New York Sets All-Time Record for Seat Belt Compliance as More NYers Buckle Up

The state last set a new record of 92 percent in 2015 and kept compliance at that level in 2016.

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Albany, NY - July 27, 2017 - The Governor’s Traffic Safety Committee (GTSC) announced drivers and passengers have set a new record for compliance with New York’s first-in-the-nation seat belt law. A total of 93.41 percent of drivers and passengers clicked their belts, the highest ever in an annual survey.
The state last set a new record of 92 percent in 2015 and kept compliance at that level in 2016.
“We have worked very hard through education and enforcement to remind New Yorkers of just how important it is to buckle up when driving or as a passenger, and to properly secure child passengers in an approved child safety seat,” said Terri Egan, Executive Deputy Commissioner of the New York State Department of Motor Vehicles and Acting GTSC Chair. “We are proud to have set a new record once again, and we will remain persistent in our efforts to reach even higher compliance next year.”
The compliance rate was based on observations made this June at 120 sites within six regions of the state.
One of the steps GTSC has taken to increase awareness of the importance of seat belt use is support for the “Protect Your Melon” campaign featuring Xfinity driver Ross Chastain. Chastain’s car features the Protect Your Melon logo, and he has made multiple appearances on behalf of the campaign. The “Protect Your Melon” initiative is a partnership between JD Motorsports, Chastain and the GTSC. More than 1 million watermelons with the “Protect Your Melon” logo were distributed to supermarkets over the last four months.
Chastain will be racing this August at Watkins Glen with the logo and other “Buckle Up NY” messaging affixed to his race car.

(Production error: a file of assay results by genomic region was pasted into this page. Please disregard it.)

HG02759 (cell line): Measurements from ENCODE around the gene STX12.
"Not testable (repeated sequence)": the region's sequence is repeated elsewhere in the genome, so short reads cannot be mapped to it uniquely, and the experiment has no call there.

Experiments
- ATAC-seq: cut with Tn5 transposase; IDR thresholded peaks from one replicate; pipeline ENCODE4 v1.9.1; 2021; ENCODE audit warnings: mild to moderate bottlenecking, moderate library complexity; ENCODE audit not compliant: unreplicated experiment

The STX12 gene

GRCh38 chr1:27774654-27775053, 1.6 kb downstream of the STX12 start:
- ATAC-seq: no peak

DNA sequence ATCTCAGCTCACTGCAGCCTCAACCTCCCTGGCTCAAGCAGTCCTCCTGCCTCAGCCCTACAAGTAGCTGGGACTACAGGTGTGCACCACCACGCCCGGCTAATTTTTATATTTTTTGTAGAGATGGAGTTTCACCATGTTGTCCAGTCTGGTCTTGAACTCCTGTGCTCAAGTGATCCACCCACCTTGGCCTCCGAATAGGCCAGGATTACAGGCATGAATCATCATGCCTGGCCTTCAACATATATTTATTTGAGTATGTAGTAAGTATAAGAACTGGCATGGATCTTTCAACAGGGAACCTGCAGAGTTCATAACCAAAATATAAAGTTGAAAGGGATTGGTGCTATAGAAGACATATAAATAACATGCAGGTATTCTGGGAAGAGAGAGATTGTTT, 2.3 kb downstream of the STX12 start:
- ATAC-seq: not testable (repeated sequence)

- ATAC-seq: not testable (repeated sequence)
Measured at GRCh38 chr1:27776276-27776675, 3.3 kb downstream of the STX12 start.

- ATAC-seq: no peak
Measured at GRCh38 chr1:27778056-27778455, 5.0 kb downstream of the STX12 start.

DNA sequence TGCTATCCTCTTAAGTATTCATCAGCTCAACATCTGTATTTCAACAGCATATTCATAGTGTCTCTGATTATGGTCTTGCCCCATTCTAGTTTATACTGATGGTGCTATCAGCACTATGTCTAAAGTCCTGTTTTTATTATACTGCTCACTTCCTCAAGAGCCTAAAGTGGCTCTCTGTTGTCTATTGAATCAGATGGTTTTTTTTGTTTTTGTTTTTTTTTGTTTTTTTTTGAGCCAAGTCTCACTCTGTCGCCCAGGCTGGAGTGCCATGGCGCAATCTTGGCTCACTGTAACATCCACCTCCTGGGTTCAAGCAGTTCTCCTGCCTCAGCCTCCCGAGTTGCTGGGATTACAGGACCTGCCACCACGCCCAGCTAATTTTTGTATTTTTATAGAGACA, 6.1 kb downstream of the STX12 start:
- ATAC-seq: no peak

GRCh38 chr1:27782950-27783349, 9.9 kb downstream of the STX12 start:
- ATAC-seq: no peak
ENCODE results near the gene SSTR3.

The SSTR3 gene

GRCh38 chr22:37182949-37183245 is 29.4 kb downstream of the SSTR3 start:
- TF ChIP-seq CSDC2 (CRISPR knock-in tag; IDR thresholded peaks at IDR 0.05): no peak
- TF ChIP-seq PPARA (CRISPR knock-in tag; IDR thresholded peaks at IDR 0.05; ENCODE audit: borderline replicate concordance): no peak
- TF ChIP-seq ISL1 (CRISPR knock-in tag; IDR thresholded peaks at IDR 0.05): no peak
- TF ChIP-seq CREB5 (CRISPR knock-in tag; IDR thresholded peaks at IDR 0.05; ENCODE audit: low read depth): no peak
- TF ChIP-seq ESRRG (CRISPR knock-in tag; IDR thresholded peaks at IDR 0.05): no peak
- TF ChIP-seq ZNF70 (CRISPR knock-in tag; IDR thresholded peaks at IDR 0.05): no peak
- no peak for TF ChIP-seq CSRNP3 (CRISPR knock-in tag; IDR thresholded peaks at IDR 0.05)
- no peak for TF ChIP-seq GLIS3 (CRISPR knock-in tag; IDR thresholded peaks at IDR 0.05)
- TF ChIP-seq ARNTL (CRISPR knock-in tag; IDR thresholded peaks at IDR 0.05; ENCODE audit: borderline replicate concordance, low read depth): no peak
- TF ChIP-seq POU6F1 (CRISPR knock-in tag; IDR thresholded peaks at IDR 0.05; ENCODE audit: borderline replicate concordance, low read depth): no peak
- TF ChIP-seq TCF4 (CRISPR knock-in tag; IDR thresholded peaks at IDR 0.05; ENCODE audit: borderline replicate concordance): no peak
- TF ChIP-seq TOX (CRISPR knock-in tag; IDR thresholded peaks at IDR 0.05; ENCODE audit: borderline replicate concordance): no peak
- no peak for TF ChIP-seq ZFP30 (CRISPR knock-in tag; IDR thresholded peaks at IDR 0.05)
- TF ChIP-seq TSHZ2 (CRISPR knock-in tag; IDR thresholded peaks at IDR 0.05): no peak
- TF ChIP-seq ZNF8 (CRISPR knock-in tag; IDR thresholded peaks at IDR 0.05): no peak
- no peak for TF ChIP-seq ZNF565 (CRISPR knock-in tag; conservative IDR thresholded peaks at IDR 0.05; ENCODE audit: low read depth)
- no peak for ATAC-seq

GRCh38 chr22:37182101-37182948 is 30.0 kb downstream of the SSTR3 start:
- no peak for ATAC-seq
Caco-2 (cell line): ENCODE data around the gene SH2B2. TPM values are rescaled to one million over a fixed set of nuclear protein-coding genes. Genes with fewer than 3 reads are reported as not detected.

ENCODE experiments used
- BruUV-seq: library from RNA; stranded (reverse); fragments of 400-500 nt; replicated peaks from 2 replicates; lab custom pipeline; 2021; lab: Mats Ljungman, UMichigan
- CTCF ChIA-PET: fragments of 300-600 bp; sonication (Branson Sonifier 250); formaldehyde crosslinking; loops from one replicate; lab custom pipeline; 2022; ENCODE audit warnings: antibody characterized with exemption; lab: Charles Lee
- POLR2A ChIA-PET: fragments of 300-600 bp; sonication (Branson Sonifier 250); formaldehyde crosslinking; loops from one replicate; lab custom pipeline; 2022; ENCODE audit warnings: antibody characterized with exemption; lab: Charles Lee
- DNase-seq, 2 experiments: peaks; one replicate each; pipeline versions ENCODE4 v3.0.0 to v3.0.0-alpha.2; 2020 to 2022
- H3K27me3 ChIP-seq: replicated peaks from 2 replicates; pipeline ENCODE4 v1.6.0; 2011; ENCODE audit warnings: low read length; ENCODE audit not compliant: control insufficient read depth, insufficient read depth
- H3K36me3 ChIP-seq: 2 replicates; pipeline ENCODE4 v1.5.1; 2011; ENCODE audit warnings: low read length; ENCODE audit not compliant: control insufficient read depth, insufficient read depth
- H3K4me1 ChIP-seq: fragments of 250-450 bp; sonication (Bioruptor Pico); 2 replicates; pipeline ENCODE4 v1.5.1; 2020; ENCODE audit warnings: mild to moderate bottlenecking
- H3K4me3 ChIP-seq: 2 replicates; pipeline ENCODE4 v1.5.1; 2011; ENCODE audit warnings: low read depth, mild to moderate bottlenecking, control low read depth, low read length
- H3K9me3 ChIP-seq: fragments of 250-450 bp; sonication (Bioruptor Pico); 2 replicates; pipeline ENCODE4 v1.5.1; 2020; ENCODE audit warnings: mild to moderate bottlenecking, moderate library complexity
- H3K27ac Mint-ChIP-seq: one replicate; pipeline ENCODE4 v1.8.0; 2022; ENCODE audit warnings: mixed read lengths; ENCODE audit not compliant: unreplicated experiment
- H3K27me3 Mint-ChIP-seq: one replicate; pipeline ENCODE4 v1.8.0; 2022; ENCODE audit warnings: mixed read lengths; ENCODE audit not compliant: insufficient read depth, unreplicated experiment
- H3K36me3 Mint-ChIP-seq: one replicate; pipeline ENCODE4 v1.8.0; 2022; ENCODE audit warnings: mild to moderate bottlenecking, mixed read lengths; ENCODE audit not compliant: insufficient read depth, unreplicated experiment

State, local and county law enforcement also regularly run “Click It or Ticket” campaigns to enforce the seat-belt law to encourage compliance.
New York State Police Superintendent George P. Beach II said, “Traffic safety is a top priority for the New York State Police. By simply buckling up, motor vehicle occupants dramatically reduce their risk of severe injury or death if involved in a crash. While the numbers are encouraging, we will continue to work diligently to promote proper seatbelt use and compliance. We want to continue to reduce the senseless tragedies caused by people who ignore the seat belt laws."
In 1984, New York was the first state in the nation to pass legislation requiring seat belts. For eight years, the state’s compliance rate has been at or above 90 percent. Nationally, the compliance rate rose last year to 90.1 percent.
According to the National Highway Transportation Safety Administration, 48 percent of passenger vehicle occupants who were killed in 2015 were unrestrained. The highest percentage of those killed in traffic crashes while not wearing a seat belt were those ages 21 to 34. Men were more likely not to wear a belt than women.
In 2015, the NHTSA says, seat belts saved an estimated 13,941 lives among passenger vehicle occupants age 5 and older. An estimated 266 lives of children under age 5 were saved by their use of proper safety restraints in 2015.
NHTSA has estimated that lap/shoulder seat belts, when used, reduce the risk of fatal injury to front-seat passenger car occupants by 45 percent and the risk of moderate-to-critical injury by 50 percent. For light-truck occupants, seat belts reduce the risk of fatal injury by 60 percent and moderate-to-critical injury by 65 percent.
In fatal crashes in 2015, about 80 percent of passenger vehicle occupants who were totally ejected from the vehicle were killed. Seat belts are very effective in preventing total ejections; in 2015 only 1 percent of the occupants reported to have been using restraints were totally ejected, compared to 30 percent of the unrestrained occupants.
As part of its effort to make sure drivers and passengers are safe, New York regularly offers training on how to properly install child safety restraints. GTSC's Child Passenger Safety Program, state and local police agencies, along with various community safety partners, offer free child car seat inspections by certified child passenger safety technicians year-round. Information for parents and caregivers is available at
You can learn more about seat belt safety on the DMV’s website or the GTSC’s website.